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Ravens News 10/16: B game is Plenty and more

Baltimore Ravens v Philadelphia Eagles Photo by Jim McIsaac/Getty Images

How Sam Koch Epitomizes What It Means to Be a Raven - Ryan Mink

“He’s the epitome of what a Raven is,” said Ravens cornerback Jimmy Smith, who has been with the team since 2011. “No matter what position you play, it is very difficult to make it in the NFL. And to play as long as he has, at the level he has, for an organization like this, it just shows you his dedication to his craft, and his special abilities.”

“Coming into the league, I wanted to come out here and prove my talents were worthwhile in this league and to take it game by game,” Koch said. “And now I look back, and it’s 15 years, two-hundred and something games, and it’s like, ‘Man, that’s been quite a ride.’ But there’s so much more to prove, so much more that I can do.”

“Continuity. He’s a guy who has persistence in how to do it the right way,” Head Coach John Harbaugh said. “I think he epitomizes what success looks like over the long haul. A guy who’s dedicated to the process, taking care of the details, working extremely hard. He’s incredibly competitive about what he does. The other thing that people may or may not know, he’s kind of changed … Sam is going to be remembered, in his craft, for changing the way punters punt.”

While Justin Tucker gets much of the adulation among the Ravens’ specialists, Koch is the leader of “The Wolfpack”. It’s the way he approaches his craft with a relentless pursuit of perfection. Heck, he’s even perfect as a passer – 7-for-7 over his career. He’s the most accurate passer in NFL history.

NFL’s top dual threat? Ravens’ Lamar Jackson appears more one-dimensional - Jamison Hensley

“We understand that things are always going to change and evolve,” Harbaugh said. “That’s the nature of football. One week to the next, one year to the next and how we’re defended … we’re just trying to move the ball and score. There are no rules in terms of what direction we go with those kinds of things. We just want to find ways to get it done.”

Marcus Spears, a former NFL defensive lineman and current ESPN analyst, believes the only way the Ravens can win the Super Bowl is with Jackson taking advantage of stacked lines and operating from the pocket at a higher level.

“That’s what you’re supposed to do when defenses are committing the whole damn defense to making sure you don’t run the football,” Spears said.

NFL trade deadline offers: 13 proposals for players who could get dealt in 2020, including Sam Darnold, Dwayne Haskins, Zach Ertz - Bill Barnwell

Falcons, Ravens and Seahawks complete a three-way trade

Seattle Seahawks get: C Alex Mack, DE Takkarist McKinley (from Falcons)

Atlanta Falcons get: C B.J. Finney, 2021 sixth-round pick (from Seahawks), 2021 seventh-round pick (from Ravens)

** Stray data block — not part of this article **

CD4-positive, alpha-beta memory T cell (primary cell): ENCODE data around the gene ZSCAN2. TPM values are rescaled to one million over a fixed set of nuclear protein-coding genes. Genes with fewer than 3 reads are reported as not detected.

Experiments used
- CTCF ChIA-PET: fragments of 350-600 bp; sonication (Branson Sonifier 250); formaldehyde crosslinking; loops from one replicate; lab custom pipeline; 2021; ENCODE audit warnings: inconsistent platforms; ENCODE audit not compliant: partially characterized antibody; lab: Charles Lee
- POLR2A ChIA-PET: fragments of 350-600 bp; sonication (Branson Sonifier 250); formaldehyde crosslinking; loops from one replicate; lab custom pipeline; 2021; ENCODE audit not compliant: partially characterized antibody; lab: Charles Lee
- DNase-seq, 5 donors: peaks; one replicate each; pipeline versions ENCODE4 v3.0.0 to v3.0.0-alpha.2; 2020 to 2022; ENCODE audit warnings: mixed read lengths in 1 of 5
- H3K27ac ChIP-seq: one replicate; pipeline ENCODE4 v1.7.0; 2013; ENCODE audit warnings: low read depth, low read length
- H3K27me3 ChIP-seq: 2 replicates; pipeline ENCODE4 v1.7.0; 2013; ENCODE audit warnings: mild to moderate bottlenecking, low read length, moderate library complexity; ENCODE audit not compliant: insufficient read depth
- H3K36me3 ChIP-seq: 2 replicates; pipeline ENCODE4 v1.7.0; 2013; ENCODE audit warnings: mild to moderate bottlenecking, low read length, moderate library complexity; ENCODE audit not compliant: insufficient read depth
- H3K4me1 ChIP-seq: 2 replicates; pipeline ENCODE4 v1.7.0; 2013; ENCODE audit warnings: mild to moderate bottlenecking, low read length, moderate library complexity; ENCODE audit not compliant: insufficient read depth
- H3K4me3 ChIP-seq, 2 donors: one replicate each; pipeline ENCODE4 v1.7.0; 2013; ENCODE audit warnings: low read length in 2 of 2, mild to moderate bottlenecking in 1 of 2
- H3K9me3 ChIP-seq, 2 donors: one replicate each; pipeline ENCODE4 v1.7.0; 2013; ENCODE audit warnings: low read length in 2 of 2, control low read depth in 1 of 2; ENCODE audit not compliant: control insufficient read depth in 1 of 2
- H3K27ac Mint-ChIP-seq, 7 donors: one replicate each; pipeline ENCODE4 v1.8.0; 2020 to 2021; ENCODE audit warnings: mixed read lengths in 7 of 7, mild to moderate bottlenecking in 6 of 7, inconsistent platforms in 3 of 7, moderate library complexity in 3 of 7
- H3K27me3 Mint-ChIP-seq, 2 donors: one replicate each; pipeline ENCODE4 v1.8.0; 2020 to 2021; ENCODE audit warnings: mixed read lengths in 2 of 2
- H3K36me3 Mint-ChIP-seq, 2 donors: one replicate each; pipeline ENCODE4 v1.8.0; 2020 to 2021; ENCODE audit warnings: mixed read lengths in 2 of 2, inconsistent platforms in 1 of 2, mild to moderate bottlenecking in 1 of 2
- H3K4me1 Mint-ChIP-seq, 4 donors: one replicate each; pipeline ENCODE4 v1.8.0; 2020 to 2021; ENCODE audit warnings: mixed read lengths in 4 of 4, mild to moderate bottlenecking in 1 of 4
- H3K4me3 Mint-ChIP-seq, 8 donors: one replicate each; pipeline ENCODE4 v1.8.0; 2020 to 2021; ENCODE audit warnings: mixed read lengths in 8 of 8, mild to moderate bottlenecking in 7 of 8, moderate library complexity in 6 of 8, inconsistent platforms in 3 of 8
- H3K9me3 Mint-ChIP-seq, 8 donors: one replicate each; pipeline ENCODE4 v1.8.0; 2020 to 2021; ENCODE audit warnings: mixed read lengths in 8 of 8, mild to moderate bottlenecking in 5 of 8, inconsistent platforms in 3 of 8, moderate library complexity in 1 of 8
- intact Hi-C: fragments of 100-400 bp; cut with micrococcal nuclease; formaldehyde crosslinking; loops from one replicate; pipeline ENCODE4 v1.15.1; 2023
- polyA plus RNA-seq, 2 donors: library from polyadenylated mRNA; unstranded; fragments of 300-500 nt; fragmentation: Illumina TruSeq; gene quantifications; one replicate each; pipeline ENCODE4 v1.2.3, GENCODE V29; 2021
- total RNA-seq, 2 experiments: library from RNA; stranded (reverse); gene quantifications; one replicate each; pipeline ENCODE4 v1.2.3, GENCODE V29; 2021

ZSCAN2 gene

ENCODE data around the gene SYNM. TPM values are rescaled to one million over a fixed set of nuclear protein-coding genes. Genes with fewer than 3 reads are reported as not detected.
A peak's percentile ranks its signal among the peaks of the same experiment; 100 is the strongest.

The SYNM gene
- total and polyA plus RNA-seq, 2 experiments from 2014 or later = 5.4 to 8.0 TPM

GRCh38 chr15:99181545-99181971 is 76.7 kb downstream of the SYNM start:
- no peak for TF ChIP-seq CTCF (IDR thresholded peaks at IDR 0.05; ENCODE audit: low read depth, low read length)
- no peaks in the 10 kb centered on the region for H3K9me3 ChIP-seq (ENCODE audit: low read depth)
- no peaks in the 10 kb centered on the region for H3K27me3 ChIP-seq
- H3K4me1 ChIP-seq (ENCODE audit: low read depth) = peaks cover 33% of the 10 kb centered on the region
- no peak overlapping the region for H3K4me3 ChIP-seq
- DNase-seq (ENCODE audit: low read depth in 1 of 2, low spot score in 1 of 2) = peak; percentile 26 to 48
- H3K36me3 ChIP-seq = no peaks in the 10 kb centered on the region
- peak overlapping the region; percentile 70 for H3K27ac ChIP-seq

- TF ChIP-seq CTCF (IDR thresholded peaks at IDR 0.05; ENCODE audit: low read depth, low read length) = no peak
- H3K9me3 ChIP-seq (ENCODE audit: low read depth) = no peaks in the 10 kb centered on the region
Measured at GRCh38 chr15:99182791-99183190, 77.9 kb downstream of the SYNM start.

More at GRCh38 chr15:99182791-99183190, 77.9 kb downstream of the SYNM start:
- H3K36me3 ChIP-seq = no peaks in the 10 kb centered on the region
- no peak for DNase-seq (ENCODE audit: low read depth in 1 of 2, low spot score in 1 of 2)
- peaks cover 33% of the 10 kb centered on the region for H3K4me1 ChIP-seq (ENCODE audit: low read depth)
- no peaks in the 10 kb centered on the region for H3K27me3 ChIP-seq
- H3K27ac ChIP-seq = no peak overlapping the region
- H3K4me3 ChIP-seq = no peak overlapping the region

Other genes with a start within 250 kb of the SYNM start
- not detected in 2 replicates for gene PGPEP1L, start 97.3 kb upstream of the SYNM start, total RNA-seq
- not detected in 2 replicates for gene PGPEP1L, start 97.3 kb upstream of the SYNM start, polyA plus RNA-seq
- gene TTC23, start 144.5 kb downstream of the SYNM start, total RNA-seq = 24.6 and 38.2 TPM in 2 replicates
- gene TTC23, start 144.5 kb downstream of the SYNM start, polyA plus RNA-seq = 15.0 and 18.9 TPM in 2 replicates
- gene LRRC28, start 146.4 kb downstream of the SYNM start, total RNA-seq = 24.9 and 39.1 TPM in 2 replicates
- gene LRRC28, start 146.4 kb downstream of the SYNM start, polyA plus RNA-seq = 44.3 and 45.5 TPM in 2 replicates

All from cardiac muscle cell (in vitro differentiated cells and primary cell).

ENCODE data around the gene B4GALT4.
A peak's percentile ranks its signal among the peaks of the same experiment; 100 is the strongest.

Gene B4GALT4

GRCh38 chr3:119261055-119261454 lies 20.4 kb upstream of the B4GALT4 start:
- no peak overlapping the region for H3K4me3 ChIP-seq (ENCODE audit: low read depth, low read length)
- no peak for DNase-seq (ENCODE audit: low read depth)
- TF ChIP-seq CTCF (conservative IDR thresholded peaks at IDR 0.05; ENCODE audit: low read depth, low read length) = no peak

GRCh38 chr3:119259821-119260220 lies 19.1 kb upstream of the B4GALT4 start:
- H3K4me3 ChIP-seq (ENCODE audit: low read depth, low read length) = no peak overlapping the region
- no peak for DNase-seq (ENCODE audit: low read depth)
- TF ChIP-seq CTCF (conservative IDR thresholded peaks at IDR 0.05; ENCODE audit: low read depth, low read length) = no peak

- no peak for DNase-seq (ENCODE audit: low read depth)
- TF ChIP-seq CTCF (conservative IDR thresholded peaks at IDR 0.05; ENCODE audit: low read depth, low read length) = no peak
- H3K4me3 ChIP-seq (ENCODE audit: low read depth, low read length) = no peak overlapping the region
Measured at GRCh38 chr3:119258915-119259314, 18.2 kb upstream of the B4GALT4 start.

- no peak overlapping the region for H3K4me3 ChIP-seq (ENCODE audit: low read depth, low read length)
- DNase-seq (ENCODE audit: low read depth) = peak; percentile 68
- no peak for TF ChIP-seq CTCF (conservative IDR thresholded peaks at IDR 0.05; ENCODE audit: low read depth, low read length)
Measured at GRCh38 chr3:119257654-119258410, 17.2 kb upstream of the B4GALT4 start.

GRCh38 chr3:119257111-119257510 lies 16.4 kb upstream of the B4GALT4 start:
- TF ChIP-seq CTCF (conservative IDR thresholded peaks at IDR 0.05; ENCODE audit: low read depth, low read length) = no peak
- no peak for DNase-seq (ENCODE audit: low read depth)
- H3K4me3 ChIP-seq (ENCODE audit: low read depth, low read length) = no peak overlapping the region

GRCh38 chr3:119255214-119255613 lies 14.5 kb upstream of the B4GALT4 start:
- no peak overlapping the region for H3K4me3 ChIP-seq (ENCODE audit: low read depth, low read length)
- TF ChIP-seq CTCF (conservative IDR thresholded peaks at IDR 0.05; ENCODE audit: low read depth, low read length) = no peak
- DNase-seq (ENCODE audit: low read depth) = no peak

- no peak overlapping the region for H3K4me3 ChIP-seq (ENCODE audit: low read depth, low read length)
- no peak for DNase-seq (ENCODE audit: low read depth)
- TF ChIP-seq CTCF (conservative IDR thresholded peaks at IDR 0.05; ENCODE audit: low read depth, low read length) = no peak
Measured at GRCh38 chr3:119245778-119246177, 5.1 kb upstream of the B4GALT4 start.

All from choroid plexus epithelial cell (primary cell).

Baltimore Ravens get: TE Jacob Hollister

For the Seahawks, moving on from Hollister is more about cap space than anything else, given that the 2019 contributor has played just 48 offensive snaps this season and has a cap hold of $3.3 million. The Ravens have disappointed a bit on offense this season, and while trading away Hayden Hurst probably wasn’t the difference between what we’ve seen in 2020 and what we saw in 2019, they are down to two tight ends in Mark Andrews and Nick Boyle. Hollister would fill the Hurst role from a year ago and give Baltimore some insurance if Andrews gets banged up in an expanded role.

6 Baltimore Ravens who could be especially important against the Philadelphia Eagles - Aaron Kasinitz

OT Orlando Brown Jr.

The Eagles rank third in the NFL with 3.7 sacks per game because they have loads of pass-rushing talent on their defensive line. Defensive ends Brandon Graham, Josh Sweat and Derek Barnett each have at least 2.5 sacks. Fletcher Cox, a star defensive tackle, can supply pressure, too.

If Brown provides Pro Bowl caliber play at right tackle, he’d help the Ravens push back against one of Philly’s strengths

NFL Week 6 game picks: Buccaneers top Packers; Steelers edge Browns - Gregg Rosenthal

Baltimore Ravens 30, Philadelphia Eagles 23

The following two points in each statement can be simultaneously true:

Lamar Jackson and the Ravens’ offense are playing dramatically worse than they did in 2019, but they are still playing well enough to win with obvious room for improvement.

Carson Wentz and the Eagles’ passing game are playing far better the last two weeks, but their ceiling remains closer to average until proven otherwise.

The Ravens’ lack of a one-on-one pass rusher could haunt them against a great offense, but their blitz-happy scheme is a nightmare for vulnerable offensive lines like the Eagles’ unit, especially if Lane Johnson is out.

In short: The Ravens’ B game is plenty.